“We really and truly need an animal shelter,” remarked Paden City resident Cindy Slider. “I spoke with Michael Billiter and though the dog did not break the skin, he was attacked. The other gentleman wasn’t as fortunate. We have an issue with cats and dogs. I’m an animal lover, but if someone was to try to take my dogs, there would be a lot of stink about it.”

Fox said, “I don’t think anyone disagrees with you, Cindy. I think everyone agrees that we have a problem.”

Slider interrupted, “Yes we do! But the sad part about it is, I heard you might be voting to ban pit-bulls.”

“There is no one around this table who is going to ban pit-bulls,” Fox commented. “I want to make that clear. Now, we are going to come up with some ordinances for vicious dogs. But for us to sit around this table and tell you or anyone else in this city they can’t have a certain type of dog or a certain type of cat. . . that’s not going to happen.”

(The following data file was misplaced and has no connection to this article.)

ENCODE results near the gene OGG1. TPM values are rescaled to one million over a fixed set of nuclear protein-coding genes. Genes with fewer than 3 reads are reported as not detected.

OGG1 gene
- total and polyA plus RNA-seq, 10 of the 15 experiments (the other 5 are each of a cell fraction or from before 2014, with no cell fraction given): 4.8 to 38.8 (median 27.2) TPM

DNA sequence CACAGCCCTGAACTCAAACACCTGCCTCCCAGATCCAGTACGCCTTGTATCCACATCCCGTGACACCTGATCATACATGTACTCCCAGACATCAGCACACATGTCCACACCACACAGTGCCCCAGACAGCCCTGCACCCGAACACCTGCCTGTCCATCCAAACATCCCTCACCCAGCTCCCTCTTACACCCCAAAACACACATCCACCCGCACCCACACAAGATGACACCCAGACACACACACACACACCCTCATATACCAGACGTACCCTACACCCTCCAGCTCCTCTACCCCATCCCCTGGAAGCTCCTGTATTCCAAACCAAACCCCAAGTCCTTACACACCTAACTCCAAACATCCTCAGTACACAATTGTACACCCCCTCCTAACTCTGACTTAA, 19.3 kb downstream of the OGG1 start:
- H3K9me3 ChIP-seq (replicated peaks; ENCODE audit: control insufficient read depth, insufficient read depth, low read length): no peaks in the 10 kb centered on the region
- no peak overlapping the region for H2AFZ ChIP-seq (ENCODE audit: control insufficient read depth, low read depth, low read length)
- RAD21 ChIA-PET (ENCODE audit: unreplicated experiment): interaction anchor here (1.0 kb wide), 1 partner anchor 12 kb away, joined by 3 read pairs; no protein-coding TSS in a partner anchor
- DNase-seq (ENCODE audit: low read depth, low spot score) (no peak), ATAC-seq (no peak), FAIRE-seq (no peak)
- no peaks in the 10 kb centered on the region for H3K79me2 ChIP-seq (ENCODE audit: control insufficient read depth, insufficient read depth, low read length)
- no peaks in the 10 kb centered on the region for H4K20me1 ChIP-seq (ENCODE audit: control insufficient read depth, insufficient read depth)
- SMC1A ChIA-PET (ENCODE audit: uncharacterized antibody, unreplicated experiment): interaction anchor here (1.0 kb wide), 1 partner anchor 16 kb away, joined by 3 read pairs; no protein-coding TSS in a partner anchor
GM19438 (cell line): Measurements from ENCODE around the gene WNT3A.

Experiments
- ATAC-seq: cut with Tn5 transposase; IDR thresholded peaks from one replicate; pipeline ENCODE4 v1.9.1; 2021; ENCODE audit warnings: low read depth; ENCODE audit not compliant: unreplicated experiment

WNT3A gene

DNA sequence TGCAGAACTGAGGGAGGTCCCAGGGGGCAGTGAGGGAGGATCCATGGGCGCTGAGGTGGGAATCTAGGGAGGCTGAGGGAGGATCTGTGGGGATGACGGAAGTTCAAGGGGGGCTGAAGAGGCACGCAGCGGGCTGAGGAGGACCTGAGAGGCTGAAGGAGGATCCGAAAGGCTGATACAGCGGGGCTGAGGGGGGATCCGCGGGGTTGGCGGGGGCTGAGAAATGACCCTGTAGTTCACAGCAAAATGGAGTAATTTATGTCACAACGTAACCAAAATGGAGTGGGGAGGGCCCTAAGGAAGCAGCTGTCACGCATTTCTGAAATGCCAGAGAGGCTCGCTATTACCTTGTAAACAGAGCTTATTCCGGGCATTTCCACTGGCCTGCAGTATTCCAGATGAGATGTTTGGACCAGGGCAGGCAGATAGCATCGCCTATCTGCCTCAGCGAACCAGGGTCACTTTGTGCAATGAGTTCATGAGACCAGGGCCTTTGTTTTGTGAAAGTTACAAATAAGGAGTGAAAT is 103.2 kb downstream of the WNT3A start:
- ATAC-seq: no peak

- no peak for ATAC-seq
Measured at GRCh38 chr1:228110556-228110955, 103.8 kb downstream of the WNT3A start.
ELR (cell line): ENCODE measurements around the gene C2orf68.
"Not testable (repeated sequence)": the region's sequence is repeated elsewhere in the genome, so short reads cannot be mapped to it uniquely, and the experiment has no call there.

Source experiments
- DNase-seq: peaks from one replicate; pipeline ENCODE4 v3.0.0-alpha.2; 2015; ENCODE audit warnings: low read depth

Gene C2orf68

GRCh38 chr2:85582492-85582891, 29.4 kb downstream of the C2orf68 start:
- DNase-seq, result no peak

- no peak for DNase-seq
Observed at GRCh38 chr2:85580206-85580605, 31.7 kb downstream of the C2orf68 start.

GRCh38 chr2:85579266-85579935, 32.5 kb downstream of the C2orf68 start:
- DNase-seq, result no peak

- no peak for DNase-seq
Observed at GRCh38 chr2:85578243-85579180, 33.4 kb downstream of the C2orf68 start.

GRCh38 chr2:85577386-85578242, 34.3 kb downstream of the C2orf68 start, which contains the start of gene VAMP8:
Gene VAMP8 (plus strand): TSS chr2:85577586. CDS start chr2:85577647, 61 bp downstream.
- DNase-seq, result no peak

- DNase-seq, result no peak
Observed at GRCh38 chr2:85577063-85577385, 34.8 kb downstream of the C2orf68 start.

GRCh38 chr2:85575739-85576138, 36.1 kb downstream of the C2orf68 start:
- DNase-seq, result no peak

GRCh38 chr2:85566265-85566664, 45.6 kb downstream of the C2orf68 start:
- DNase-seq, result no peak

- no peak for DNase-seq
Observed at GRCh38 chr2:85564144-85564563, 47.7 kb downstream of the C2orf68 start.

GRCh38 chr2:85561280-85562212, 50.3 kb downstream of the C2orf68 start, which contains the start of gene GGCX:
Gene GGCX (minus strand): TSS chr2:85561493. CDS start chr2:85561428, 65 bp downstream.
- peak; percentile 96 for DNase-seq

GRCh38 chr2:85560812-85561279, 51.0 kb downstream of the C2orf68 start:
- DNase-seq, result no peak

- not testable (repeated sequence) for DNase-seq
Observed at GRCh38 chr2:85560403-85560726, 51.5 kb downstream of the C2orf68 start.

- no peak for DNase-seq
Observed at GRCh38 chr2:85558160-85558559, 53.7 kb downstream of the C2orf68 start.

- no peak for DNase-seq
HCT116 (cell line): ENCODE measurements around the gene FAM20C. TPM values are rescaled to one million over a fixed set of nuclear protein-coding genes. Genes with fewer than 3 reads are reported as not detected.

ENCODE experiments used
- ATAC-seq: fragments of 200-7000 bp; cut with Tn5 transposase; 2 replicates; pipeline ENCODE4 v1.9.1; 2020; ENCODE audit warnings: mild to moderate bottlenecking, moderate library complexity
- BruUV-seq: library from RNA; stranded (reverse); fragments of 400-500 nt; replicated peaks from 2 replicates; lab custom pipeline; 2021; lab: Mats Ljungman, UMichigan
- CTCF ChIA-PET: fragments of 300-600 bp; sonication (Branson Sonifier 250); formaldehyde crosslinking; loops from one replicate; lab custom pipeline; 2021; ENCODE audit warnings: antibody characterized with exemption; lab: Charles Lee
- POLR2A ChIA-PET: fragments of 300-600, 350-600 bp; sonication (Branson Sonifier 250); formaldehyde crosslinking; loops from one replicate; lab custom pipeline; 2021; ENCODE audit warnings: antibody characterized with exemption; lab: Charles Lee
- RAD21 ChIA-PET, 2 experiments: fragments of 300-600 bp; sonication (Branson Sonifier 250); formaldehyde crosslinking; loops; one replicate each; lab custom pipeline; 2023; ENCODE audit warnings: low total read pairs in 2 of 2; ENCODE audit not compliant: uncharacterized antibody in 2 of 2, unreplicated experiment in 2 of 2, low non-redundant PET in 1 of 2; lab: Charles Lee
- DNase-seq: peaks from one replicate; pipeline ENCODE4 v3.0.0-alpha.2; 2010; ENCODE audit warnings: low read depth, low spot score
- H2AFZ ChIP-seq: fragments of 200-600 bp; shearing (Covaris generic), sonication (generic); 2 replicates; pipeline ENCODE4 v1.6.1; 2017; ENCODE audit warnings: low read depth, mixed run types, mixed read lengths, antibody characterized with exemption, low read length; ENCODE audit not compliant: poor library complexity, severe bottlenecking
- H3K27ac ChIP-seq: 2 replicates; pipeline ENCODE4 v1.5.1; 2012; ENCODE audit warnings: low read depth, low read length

“We need to get some things done. Hopefully, we can get the money and find some volunteers,” Fox continued.

Pointing to Councilwoman Eileen Smittle and Councilman Wright, Fox said, “There are two people on the other side of this table who will be working on vicious dog ordinances. But not to ban any dogs.”

Slider is checking on cinder blocks for the construction of an animal shelter to serve the city. She will report her findings to Smittle and Wright.

In other business, Casteel informed the council that the plans for the annual haunted trail will be finalized next week. The committee has proposed 25 stations, an increase from last year. “It should be a success,” he commented.

The council also voted to designate Trick-or-Treat for Oct. 28 from 6-7 p.m.

Due to the adoption of a new insurance policy for the city, Mayor Fox appointed Casteel and Councilman Larry Potts to a newly formed Safety and Loss Committee, citing the two have the time to devote to the position and paperwork.

Additionally, the Paden City Council designated the 2010 burning season for Oct. 15 through Nov. 15, weather permitting.